Nannies continue to walk around and around to let the toddlers exercise, following them almost anywhere other than outside the iron gate we, the group from Concordia, walked through earlier as we entered the orphanage. Maksim, a young boy probably around twenty-eight months with a mild case down syndrome, now becomes my tour guide. He notices the iron gate too and sees that it serves as a barrier between him and the outside world. I hold the bundled child closely in my arms as he points to the metal bars keeping him inside the orphanage property. He says to me, “Я хочу выйти” which translated means, “I want out.” That is a pretty profound statement for a two-year-old.
Paul helped with translation that time, but I find that the language barrier at the orphanage is not like the locked iron gate. I heard the screeching metal of the gate as the barrier opened for us to go inside, but there is no screeching of metal in seeing people from Concordia love and interact with their new toddler friends. A baby is a baby. It seems as though almost every action toward a baby proves universal. Holding, swinging, bouncing, smiling and our higher pitched voices seem to transcend cultures and make it easy to communicate. Besides the fact that parenthood remains unknown for the vast majority of us, the universality of the babies at the orphanage gives it a natural feeling. I find a calm feeling of normality in loving Maksim and the other children even as I ponder the fact I am in Vladimir, Russia.
The nanny I am walking with gestures for Maksim, three other two-year-olds, Mai Vu and me to follow her inside. A sweet stench of baby powder, diapers, mashed-up cooked food, lots of bodies and stale air instantly fills my first breath once inside. Wooden lockers and a mural cover the plain walls. Inside the mud room I help unbundle Sasha, taking off his turquoise hat and unbuttoning his jacket. We put “indoor” shoes on each child and then the nanny tells Mai and me it is time to go away.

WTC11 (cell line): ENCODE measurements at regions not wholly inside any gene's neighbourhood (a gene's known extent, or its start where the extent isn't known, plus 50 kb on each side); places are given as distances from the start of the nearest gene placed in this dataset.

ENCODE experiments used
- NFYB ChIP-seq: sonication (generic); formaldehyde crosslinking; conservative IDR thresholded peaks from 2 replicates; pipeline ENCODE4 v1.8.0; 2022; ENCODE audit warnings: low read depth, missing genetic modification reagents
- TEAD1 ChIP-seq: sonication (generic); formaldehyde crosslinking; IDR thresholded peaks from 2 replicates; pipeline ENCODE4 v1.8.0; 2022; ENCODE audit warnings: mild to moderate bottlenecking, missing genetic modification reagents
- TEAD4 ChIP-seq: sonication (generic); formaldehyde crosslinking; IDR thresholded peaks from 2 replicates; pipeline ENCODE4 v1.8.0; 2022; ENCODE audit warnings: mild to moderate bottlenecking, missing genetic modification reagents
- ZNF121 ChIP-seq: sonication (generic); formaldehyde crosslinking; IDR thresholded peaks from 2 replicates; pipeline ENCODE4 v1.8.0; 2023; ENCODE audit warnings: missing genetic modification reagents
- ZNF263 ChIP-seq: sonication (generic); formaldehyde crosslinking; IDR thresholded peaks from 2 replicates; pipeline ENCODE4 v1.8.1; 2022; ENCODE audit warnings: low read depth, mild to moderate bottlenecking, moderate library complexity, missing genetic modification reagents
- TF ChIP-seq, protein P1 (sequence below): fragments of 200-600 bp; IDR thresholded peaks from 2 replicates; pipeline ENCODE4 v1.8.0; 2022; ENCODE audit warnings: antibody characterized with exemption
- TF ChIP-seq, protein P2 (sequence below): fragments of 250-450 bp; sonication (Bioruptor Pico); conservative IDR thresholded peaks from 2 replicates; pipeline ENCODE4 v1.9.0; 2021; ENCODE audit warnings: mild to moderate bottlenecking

Paul tells me I am invited to tea and cookies. Mai and I walk down the long hallways looking for the open door, but instead we find thirteen children in the playroom. Russian dolls and other various Russian toys sit in a gigantic doll house, a Persian rug covers the floor, a miniature playhouse with a slide sits in the corner, and a kitchenette awaits a child’s presence over by the window. Each of the thirteen toddlers find someone from Concordia to befriend as new people enter the room. Smiles from both the two-year-olds and the twenty-year-olds add joyful character to the room. The moment lasts ever so briefly as teatime calls.
With the iron gate ahead of me, I notice the landscape at the orphanage looks a little nicer from the yard work. A satisfied feeling, both from the tea and the time with the babies, makes me want to come back to observe and learn again. I look back at the building to see the balcony and eight bibs hanging on a clothes line to dry. The thirteen children, all lined up against the glass look out the upstairs window. These children will continue to go around and around, along the pathway encircling their orphanage and eventually from one orphanage or foster home to the next. I will continue to pray that the children looking out the window will find and take root in Jesus and His glorious love, trusting that His love always stays in their hearts and will never wander around and around.